You received this message because you are subscribed to a topic in the Google Groups "Mojolicious" group.
To unsubscribe from this topic, visit https://groups.google.com/d/topic/mojolicious/Cngym3QNeQs/unsubscribe.
To unsubscribe from this group and all its topics, send an email to mojolicious...@googlegroups.com.
To view this discussion on the web visit https://groups.google.com/d/msgid/mojolicious/6cce769b-2b91-4532-aa01-cf5cc58a0d5bn%40googlegroups.com.
I think that most browsers default to SameSite=Lax (https://developer.mozilla.org/en-US/docs/Web/HTTP/Headers/Set-Cookie/SameSite), so you could still do a CSRF attack via a GET request / top-level navigation, although that’s only if you’ve coded your application to *do* things in a GET request.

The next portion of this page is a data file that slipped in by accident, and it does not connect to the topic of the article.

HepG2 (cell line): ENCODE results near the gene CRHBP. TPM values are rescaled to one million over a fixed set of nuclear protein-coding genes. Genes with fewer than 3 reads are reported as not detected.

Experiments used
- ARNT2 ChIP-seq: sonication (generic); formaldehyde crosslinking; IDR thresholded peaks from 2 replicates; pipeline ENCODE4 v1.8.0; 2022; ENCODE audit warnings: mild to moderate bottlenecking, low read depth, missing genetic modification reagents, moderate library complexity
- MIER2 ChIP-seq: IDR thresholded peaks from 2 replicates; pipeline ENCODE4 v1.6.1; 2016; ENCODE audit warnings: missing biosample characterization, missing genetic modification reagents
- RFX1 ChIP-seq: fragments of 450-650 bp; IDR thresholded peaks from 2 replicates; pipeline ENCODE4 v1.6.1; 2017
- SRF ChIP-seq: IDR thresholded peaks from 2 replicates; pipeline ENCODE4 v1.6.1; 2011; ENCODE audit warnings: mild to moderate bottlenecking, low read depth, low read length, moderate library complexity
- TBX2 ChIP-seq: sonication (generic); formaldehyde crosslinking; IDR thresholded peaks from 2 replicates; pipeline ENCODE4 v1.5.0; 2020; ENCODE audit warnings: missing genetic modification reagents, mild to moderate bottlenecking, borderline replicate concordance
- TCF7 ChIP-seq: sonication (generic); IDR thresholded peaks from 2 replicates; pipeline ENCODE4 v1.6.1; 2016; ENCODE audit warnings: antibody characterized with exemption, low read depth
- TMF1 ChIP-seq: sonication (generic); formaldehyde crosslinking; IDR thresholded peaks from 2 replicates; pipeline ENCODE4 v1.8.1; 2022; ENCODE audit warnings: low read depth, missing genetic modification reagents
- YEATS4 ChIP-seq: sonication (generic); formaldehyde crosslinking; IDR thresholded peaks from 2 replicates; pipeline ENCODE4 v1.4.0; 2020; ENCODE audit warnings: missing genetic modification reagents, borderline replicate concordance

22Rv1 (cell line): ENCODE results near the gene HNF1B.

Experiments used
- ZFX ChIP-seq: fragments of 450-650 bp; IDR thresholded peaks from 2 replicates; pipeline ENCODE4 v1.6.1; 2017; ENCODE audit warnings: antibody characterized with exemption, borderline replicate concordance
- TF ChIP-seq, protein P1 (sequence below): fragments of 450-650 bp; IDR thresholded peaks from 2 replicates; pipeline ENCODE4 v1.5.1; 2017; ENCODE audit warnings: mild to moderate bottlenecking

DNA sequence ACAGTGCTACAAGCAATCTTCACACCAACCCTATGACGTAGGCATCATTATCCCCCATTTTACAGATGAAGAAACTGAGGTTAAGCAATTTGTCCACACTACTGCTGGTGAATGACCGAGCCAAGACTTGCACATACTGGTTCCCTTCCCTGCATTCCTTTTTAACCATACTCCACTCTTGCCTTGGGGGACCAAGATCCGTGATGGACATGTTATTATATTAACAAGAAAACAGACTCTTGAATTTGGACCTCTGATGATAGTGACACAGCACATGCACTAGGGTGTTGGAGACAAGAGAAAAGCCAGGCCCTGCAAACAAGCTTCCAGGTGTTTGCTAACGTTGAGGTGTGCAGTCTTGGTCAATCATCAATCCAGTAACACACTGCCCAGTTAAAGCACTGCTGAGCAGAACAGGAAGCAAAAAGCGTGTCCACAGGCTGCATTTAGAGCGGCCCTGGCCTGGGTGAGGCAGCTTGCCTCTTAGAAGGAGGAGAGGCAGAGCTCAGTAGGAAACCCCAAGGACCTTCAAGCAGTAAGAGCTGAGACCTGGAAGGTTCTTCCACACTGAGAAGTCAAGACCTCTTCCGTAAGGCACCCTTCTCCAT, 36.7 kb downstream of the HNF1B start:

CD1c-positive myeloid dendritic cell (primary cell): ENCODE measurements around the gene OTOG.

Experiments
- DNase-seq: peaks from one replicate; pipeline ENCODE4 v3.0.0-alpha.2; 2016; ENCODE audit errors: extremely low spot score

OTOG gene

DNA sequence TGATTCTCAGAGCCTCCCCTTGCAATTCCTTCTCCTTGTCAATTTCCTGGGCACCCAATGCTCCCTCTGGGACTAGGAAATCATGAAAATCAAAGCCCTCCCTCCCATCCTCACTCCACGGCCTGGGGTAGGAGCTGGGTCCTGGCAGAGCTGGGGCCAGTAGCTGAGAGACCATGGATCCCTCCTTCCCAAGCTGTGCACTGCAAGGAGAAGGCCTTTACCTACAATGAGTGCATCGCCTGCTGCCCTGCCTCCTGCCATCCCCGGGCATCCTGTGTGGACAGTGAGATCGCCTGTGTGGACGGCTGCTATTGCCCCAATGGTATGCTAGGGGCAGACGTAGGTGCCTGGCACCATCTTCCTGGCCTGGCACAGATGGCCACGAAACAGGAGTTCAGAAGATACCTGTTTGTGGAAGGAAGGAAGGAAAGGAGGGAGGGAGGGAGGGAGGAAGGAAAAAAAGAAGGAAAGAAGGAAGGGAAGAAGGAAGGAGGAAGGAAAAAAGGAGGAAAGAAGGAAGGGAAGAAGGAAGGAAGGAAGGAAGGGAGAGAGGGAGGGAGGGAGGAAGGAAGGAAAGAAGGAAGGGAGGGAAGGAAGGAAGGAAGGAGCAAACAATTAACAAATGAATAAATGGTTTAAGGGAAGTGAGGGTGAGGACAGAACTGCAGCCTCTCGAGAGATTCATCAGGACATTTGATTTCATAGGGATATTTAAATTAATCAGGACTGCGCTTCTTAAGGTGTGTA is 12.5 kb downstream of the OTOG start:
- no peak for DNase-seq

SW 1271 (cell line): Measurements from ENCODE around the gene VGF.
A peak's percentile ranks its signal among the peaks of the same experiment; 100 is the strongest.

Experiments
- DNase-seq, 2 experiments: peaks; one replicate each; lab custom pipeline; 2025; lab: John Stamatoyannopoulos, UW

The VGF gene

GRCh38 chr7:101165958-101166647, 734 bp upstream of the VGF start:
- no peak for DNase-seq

If you explicitly use SameSite=Strict, then I suppose that CSRF protections could probably matter less. I hadn’t actually thought about that until now. I wonder about CSRF attacks that don’t require cookies. It’s been a few months since I’ve chatted with security experts, but I think I was advised to ensure CSRF protection as well as secure strict cookies.
72/330 Wattle St
Ultimo, NSW 2007
Office: 02 9212 0899
Online: 02 8005 0595
You received this message because you are subscribed to the Google Groups "Mojolicious" group.
To unsubscribe from this group and stop receiving emails from it, send an email to mojolicious...@googlegroups.com.